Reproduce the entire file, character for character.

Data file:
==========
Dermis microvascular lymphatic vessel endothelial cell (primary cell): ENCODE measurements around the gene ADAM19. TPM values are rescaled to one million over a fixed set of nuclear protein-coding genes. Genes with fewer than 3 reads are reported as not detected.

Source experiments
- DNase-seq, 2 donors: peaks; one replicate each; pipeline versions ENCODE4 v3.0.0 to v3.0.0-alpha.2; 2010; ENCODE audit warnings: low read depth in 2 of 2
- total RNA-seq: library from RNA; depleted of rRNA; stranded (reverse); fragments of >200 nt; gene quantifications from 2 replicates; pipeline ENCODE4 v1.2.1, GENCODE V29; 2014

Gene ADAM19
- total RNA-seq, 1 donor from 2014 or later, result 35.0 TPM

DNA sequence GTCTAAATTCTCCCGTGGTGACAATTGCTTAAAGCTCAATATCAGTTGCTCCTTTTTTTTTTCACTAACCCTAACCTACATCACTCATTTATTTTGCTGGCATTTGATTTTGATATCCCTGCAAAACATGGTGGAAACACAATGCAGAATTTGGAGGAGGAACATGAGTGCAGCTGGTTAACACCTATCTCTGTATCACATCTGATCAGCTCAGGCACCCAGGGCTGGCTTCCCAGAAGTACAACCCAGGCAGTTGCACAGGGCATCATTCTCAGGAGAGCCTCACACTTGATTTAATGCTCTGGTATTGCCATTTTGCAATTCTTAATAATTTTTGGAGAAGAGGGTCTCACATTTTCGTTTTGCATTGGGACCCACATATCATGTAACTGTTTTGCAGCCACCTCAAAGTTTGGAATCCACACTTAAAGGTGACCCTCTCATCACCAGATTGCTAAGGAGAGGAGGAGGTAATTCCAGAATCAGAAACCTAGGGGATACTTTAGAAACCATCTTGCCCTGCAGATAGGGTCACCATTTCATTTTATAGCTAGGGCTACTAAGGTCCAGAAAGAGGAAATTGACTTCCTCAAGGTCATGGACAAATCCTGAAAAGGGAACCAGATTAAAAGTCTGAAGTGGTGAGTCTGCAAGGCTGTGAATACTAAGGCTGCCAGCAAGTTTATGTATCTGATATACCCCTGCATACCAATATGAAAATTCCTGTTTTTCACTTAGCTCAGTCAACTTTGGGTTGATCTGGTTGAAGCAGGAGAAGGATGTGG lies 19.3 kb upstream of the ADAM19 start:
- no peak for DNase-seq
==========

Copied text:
Dermis microvascular lymphatic vessel endothelial cell (primary cell): ENCODE measurements around the gene ADAM19. TPM values are rescaled to one million over a fixed set of nuclear protein-coding genes. Genes with fewer than 3 reads are reported as not detected.

Source experiments
- DNase-seq, 2 donors: peaks; one replicate each; pipeline versions ENCODE4 v3.0.0 to v3.0.0-alpha.2; 2010; ENCODE audit warnings: low read depth in 2 of 2
- total RNA-seq: library from RNA; depleted of rRNA; stranded (reverse); fragments of >200 nt; gene quantifications from 2 replicates; pipeline ENCODE4 v1.2.1, GENCODE V29; 2014

Gene ADAM19
- total RNA-seq, 1 donor from 2014 or later, result 35.0 TPM

DNA sequence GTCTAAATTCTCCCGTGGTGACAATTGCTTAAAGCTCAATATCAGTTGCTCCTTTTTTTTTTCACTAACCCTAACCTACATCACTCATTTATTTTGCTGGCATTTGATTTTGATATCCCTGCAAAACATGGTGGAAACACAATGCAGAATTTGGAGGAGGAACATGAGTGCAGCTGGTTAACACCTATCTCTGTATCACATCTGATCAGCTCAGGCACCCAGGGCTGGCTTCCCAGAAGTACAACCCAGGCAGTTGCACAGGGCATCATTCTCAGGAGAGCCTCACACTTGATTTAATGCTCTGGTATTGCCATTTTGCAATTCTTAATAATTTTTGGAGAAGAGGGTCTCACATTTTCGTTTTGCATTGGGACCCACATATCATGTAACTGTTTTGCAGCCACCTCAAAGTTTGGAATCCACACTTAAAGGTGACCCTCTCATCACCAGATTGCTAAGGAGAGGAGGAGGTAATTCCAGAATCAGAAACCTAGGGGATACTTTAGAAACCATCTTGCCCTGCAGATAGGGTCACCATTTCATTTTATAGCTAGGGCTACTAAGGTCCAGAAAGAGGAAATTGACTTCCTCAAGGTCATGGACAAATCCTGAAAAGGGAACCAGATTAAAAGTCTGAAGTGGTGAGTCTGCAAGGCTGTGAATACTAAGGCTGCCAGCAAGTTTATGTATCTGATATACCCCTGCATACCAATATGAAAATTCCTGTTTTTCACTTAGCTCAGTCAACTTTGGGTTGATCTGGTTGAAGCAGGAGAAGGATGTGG lies 19.3 kb upstream of the ADAM19 start:
- no peak for DNase-seq